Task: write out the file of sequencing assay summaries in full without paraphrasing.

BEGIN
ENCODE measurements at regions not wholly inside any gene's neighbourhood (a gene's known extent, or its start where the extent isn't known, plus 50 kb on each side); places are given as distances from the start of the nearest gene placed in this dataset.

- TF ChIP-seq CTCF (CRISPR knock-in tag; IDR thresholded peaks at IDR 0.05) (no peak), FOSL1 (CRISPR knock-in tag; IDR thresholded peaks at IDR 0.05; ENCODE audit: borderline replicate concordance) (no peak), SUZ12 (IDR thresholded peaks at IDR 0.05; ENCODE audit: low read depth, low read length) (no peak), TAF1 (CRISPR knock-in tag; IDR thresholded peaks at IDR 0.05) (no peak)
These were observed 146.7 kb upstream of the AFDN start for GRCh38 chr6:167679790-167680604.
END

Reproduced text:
ENCODE measurements at regions not wholly inside any gene's neighbourhood (a gene's known extent, or its start where the extent isn't known, plus 50 kb on each side); places are given as distances from the start of the nearest gene placed in this dataset.

- TF ChIP-seq CTCF (CRISPR knock-in tag; IDR thresholded peaks at IDR 0.05) (no peak), FOSL1 (CRISPR knock-in tag; IDR thresholded peaks at IDR 0.05; ENCODE audit: borderline replicate concordance) (no peak), SUZ12 (IDR thresholded peaks at IDR 0.05; ENCODE audit: low read depth, low read length) (no peak), TAF1 (CRISPR knock-in tag; IDR thresholded peaks at IDR 0.05) (no peak)
These were observed 146.7 kb upstream of the AFDN start for GRCh38 chr6:167679790-167680604.